Nuragic boats are a rare example of Sardinian craftsmanship. They are small sculptures, produced during the late Bronze Age and early Iron Age, that reproduce a boat, often with an animal protome. These boats are a typical artefact made in Sardinia, but they have been also discovered in central Italy. In particular, two of these were found in the tomb of an Etruscan prince who lived in Vetulonia (Tuscany). Both of them are from the National Archaeological Museum of Florence and others from and others from the Soprintendenza Archeologia, belle arti e paesaggio per le province di Sassari e Nuoro (Sardinia), the local department of the Italian Ministry of Culture, dealing with the safeguard of the cultural heritage.
The actual use of the Nuragic boats is unknown. It is generally believed that they could have been used as lamps or probably as votive objects related to religious beliefs. The models vary from simple to complex models and the main characteristics involve the head of an animal and a central bridge with a ring to potentially hold the object.
Quantitative analysis can help archaeologists in understanding the manufacturing and provenance of these artefacts. Professor Piernicola Oliva (University of Sassari) wished to investigate the morphological and microstructural features related to the casting and finishing procedures of a set of Nuragic boats. Neutron imaging, using IMAT, is the technique of choice for this analysis. In addition, neutron diffraction, using INES was also implemented.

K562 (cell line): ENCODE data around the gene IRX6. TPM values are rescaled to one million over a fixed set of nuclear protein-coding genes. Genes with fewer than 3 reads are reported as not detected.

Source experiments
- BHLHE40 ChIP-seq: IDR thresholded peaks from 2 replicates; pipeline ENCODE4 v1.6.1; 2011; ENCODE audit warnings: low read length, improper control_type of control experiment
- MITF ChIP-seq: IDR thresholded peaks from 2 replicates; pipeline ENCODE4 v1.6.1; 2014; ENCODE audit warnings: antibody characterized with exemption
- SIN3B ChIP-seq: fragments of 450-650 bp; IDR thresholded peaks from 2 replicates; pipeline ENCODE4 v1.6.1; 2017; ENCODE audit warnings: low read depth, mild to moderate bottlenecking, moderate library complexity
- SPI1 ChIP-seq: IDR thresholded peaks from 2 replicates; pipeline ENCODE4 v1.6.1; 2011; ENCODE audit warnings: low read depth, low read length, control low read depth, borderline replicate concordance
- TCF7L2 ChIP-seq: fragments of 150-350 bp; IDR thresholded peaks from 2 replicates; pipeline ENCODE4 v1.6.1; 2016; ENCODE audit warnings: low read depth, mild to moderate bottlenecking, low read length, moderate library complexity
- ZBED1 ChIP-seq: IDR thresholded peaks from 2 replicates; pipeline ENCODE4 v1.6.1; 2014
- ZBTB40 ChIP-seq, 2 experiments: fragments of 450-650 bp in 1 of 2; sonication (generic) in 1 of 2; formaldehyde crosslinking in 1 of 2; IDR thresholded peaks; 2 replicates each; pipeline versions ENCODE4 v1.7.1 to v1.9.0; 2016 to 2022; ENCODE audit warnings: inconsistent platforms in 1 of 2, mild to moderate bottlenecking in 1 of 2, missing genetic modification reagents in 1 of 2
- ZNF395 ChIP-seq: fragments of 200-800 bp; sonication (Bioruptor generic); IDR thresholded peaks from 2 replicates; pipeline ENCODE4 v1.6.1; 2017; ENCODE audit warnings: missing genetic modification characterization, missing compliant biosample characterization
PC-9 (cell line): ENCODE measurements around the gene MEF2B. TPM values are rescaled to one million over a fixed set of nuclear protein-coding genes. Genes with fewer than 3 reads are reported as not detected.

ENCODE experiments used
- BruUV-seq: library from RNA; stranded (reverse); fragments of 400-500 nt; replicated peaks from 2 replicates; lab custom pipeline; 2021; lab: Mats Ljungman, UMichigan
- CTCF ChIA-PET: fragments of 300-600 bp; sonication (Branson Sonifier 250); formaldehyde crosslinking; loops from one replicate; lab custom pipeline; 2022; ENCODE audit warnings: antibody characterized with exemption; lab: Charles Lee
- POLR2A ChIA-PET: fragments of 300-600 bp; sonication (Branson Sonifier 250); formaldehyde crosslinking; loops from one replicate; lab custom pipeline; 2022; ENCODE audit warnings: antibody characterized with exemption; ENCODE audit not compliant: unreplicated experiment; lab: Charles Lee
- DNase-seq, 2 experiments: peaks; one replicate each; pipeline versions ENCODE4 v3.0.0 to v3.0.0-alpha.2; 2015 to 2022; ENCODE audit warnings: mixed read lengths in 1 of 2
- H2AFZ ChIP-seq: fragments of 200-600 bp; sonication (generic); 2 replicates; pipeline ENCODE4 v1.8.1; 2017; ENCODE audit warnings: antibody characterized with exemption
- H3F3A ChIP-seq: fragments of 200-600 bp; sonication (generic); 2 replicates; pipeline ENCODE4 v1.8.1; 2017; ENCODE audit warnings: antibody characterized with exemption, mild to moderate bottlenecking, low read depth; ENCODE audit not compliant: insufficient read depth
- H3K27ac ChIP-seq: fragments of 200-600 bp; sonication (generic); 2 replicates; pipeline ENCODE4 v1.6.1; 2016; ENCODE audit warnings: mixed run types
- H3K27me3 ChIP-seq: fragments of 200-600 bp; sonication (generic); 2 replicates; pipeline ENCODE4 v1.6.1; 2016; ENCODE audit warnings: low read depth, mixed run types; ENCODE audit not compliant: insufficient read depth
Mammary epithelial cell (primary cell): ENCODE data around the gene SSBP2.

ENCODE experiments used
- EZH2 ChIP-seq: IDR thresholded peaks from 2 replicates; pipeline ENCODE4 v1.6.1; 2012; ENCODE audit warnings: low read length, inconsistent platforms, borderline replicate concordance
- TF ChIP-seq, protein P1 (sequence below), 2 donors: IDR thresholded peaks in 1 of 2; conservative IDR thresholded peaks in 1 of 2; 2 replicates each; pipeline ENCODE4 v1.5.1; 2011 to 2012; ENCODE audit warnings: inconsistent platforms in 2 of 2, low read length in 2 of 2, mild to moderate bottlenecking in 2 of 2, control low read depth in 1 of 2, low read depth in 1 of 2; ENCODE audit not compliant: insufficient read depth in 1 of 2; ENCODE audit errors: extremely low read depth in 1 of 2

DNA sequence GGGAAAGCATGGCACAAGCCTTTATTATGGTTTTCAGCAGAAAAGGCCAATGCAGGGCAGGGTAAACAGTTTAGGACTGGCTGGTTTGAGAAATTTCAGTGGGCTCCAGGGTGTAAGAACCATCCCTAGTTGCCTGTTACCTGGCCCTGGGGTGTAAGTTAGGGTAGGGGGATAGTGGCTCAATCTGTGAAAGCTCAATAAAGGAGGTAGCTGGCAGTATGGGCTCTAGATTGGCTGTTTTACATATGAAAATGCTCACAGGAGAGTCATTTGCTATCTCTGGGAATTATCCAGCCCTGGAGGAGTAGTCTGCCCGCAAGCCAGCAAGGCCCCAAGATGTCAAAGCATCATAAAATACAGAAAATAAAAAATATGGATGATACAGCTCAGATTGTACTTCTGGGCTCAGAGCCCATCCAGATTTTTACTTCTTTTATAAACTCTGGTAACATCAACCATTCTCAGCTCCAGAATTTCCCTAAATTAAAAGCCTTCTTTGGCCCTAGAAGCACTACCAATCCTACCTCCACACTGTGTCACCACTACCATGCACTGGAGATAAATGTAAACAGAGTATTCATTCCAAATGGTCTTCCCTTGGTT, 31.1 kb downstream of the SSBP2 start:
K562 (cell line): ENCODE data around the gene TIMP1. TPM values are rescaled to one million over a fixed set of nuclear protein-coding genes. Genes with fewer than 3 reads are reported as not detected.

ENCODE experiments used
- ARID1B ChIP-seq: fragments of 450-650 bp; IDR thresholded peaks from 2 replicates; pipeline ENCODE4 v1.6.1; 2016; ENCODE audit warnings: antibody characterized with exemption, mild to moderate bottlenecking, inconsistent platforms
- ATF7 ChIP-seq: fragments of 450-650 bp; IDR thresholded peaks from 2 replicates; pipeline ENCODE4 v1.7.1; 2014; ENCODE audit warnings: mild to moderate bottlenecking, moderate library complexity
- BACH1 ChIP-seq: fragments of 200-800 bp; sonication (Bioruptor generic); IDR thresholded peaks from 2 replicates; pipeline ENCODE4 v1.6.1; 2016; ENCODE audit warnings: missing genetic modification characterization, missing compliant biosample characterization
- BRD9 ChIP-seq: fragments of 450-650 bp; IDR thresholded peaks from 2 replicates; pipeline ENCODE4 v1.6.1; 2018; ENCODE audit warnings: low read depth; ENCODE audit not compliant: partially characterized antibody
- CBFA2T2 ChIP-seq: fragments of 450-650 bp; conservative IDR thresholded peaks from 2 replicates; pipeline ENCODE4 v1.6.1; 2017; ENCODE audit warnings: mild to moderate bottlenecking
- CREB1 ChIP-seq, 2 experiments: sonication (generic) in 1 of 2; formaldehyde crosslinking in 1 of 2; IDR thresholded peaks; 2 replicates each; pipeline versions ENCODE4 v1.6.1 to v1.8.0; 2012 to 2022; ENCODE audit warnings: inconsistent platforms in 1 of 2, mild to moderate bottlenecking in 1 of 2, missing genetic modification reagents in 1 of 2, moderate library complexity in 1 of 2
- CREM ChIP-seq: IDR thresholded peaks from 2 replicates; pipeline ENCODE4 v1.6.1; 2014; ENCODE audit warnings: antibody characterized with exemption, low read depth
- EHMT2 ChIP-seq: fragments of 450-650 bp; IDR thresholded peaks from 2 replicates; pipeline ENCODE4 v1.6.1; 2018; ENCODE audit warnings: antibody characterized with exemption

Professor Piernicola Oliva and INES Instrument Scientist Antonella Scherillo examining the Nuragic boat model
from the National Archaeological Museum of Florence
“We are aiming to investigate the differences in the elemental composition of the hull and, as well as the manufacturing technique of these artefacts. The neutron tomography of these objects has been particularly useful to understand the junction between two different pieces. For example, we saw that in the connection between the figure's head and the hull, there are several holes which show that one was probably set into the other. There are two possibilities - one is casting and another is hammering."
Another examined artefact was a more intricate model with a warrior figure, with a helmet, shield, sword and dagger.
“The techniques used in the build would have involved soldering and other techniques," explained Antonella Scherillo, INES instrument scientist, assisting Prof. Oliva in his research. “To make something so complex, it would great to understand more about the composition. In analysis, the head revealed that it was very different from the rest of the boats from a manufacturing point of view. The imaging has revealed pins and wires that hold the models intact and make casting more likely, than hammering."